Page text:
Jan Doran, joined by Diann Butlak in representing the task force's citizen position, presented similar concerns, along with these: reduced property values, higher insurance rates, cost of homeowner repairs and higher utility rates.
       Doran and Butlak also presented a graph showing that Colorado Springs spends less money per person ($4.63) on stormwater maintenance than the other 10 most populated cities in the state (average of $57.38). And El Paso County, not counting Colorado Springs, spends $3.62 per person.
       Doran said the probable need for a tax for the stormwater work needs to be discussed. Dougan responded that at least in the northeastern area she currently represents, people have more taxes (in part because of special districts) than people elsewhere in the city. She also said that in any case her constituents believe that the fee for the Stormwater Enter-prise, which was approved by council after public hearings (but not by a popular vote), was “an illegal tax.”
       An interactive map of the projects can be found at pikespeakstormwater.org/projects. Prioritization of the projects is anticipated as part of a study by an engineering consultant that is to be completed this summer.
       Here is the full Westside list of projects (printed as provided by the task force except for minor clarity edits):
       Alley between Cooper Ave. and N. Chestnut St., flooding that leaves soil and debris on two private properties off Cooper, $70,000.
       19th St Detention Pond. Construct new outlet structure and improve maintenance, $615,000.
       31st Street Drainage Way, Phase 1. Replace existing undersized concrete channel with greenway, Fountain Creek to Fontanero, $8,910,000.
       31st Street Drainage Way, Phase 2. Replace existing undersized concrete channel with greenway, Fontanero to Garden of the Gods, $5,530,000.
       King Street Detention Pond. Construct new outlet structure and improve maintenance access, $431,000.
       South Douglas Creek Restoration. Repair or replace existing concrete channel, $3,480,000.
       Westside area/1513 Manitou Blvd - street drainage improvement. Inadequate storm sewer and drainage improvements cause significant street flooding and localized property damage/erosion, $260,000.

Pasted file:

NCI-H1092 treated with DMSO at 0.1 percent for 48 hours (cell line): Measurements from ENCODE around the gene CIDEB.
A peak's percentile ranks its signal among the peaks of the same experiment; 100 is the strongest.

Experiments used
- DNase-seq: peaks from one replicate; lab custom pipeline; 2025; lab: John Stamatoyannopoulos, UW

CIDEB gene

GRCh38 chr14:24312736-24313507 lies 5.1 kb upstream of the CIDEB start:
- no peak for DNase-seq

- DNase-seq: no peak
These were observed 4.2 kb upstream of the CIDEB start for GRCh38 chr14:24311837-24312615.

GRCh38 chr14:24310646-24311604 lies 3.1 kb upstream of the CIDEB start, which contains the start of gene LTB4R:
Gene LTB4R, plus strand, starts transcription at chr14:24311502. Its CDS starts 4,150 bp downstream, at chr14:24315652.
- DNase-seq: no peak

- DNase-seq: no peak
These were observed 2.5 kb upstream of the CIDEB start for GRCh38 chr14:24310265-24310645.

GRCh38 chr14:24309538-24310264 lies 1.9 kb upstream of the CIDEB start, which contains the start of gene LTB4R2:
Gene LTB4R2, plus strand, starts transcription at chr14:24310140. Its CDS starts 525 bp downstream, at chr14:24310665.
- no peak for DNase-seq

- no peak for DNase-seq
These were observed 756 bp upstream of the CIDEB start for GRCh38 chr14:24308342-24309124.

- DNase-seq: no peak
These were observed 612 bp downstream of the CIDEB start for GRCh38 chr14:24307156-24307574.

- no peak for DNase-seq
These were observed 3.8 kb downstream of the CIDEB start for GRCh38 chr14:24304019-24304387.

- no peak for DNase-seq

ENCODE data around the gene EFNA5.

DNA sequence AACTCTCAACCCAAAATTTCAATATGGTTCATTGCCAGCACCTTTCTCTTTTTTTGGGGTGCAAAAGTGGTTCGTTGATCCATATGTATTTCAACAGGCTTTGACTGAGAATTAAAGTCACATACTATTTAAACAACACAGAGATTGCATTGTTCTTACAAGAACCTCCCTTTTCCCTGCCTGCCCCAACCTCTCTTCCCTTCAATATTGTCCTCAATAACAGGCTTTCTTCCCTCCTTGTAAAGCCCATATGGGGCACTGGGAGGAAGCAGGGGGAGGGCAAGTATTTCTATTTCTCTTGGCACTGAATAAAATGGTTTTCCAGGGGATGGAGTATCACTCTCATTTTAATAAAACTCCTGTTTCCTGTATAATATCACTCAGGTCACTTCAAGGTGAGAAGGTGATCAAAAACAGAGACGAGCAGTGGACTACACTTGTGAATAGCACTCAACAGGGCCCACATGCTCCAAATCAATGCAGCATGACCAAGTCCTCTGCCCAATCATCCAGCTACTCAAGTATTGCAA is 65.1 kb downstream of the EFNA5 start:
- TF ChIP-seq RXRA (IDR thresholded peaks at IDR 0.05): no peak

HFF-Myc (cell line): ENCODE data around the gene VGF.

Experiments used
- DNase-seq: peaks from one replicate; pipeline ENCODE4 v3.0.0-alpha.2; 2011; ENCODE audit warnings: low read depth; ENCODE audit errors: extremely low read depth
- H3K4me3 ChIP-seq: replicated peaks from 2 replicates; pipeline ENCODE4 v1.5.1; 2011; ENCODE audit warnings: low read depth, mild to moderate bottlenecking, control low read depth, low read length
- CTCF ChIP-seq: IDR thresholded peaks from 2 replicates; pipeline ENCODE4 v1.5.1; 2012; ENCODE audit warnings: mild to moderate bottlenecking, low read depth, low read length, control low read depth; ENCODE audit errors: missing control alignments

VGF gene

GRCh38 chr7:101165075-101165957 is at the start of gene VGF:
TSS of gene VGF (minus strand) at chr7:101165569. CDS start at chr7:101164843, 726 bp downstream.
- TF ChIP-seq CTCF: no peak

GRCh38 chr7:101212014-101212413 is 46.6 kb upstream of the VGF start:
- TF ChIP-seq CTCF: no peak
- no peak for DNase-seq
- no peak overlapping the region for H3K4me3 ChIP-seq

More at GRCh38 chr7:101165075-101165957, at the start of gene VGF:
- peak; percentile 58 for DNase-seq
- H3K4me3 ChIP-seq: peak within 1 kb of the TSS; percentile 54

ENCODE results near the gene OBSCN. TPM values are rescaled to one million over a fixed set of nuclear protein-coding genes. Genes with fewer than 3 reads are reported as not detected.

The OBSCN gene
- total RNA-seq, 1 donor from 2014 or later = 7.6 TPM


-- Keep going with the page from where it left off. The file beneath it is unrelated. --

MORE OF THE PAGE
Colorado Avenue - Midland RR branch area/Chestnut Street storm drain outfall. Design and construct upgrade storm sewer system in Chestnut St. from Pikes Peak Ave. to south of Colorado Ave. and outfalling to Monument Creek or Fountain Creek, $963,000.
       Columbia Road Drainage. Design and construct upgraded and new storm sewer facilities in Columbia Rd. and upgraded channel improvements west of Columbia Rd. from approximately Arnold Dr. to Fountain Creek, $2,037,000.
       805 S. 8th Street at NW corner of 8th and Bear Creek. Design and construct additional storm sewer and inlets from Motor City Dr. to Bear Creek on 8th St., $250,000.
       Westside drainage from detention pond at 19th and Dale streets to Fountain Creek. Erosion, flooding, and property damage result from the lack of controlled stormwater conveyance. Includes the area downstream of the pond at 19th St. and Dale St. and along Manitou Blvd, $2,903,000.
       Mecca Motel - Phase III - 3518 W. Colorado Ave. Parking lot flooded. Storm drain design required, $410,000.
       Gold Camp Rd., Storm Sewer, Reach 13. 1580 linear feet (LF), 30” to 48” reinforced concrete pipe (RCP) w/ inlets & 4x7 concrete box culvert (CBC), $389,000.
       Rio Grande Outfall Storm Sewer. 3410 LF, 36” to 48” RCP, $615,000.
       Bear Creek, Reaches 1-5. 6650 LF, riprap channel lining, 14 drop structures, $3,249,000.
       8th St Outfall Storm Sewer. 24551f 18” to 48” RCP/inlets, $516,000.
       21st St Outfall Storm Sewer. 1630 LF, 24” to 36” RCP w/inlets, $239,000.
       33rd St Storm Sewer. Fountain Creek to Pikes Peak Ave., 490 LF, 54” RCP w/inlets, $282,000.
       28th St Storm Sewer. Fountain Creek to Uintah St & 29th St., 2500 LF, of storm drain construction, $1,658,000.
       24th St Storm Sewer. Uintah to Cache La Poudre. 1500 LF, 54” & 72” RCP w/inlets, $1,343,000.
       23rd St Storm Sewer. Fountain Creek to Uintah St. 10 inlets required, $92,000.
       21st St Storm Sewer. Fountain Creek to Uintah St. 1000If 24” & 30” RCP, $274,000.
       20th St Storm Sewer. Fountain Creek to Vermijo St. 530 LF, 42” & 84” RCP w/inlets, $208,000.
       14th, 15th, 17th, & 19th St Storm Sewer. 8520 LF, of storm drain construction, $8,265,000.
       10th & 11th St Storm Sewer - Fountain Creek to Kiowa. 22701f 24” to 48” RCP w/inlets, $766,000.
       8th St Storm Sewer - Vermijo to Colorado Ave. 500 LF, 30” RCP, $133,000.
       Chestnut St Storm Sewer - Fountain Creek to Pikes Peak Ave. 1950 LF, 30” to 48” RCP w/inlets, $709,000.